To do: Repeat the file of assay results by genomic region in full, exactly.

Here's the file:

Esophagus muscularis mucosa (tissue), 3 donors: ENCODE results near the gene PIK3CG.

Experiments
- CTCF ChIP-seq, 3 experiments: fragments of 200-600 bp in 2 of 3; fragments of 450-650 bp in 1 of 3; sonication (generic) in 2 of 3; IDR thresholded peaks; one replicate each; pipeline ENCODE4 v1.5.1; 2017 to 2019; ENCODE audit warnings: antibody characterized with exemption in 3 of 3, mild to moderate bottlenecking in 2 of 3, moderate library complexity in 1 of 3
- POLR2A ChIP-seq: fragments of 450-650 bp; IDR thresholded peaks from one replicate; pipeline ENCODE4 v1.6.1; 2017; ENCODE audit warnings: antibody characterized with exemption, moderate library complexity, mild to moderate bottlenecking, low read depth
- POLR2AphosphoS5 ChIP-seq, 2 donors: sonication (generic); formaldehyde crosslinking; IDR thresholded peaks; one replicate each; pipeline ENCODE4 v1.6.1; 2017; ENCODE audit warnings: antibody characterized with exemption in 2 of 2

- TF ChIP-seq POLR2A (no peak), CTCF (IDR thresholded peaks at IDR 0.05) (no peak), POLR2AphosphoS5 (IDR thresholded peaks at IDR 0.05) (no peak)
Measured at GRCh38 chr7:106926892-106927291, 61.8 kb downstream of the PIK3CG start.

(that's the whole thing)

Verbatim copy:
Esophagus muscularis mucosa (tissue), 3 donors: ENCODE results near the gene PIK3CG.

Experiments
- CTCF ChIP-seq, 3 experiments: fragments of 200-600 bp in 2 of 3; fragments of 450-650 bp in 1 of 3; sonication (generic) in 2 of 3; IDR thresholded peaks; one replicate each; pipeline ENCODE4 v1.5.1; 2017 to 2019; ENCODE audit warnings: antibody characterized with exemption in 3 of 3, mild to moderate bottlenecking in 2 of 3, moderate library complexity in 1 of 3
- POLR2A ChIP-seq: fragments of 450-650 bp; IDR thresholded peaks from one replicate; pipeline ENCODE4 v1.6.1; 2017; ENCODE audit warnings: antibody characterized with exemption, moderate library complexity, mild to moderate bottlenecking, low read depth
- POLR2AphosphoS5 ChIP-seq, 2 donors: sonication (generic); formaldehyde crosslinking; IDR thresholded peaks; one replicate each; pipeline ENCODE4 v1.6.1; 2017; ENCODE audit warnings: antibody characterized with exemption in 2 of 2

- TF ChIP-seq POLR2A (no peak), CTCF (IDR thresholded peaks at IDR 0.05) (no peak), POLR2AphosphoS5 (IDR thresholded peaks at IDR 0.05) (no peak)
Measured at GRCh38 chr7:106926892-106927291, 61.8 kb downstream of the PIK3CG start.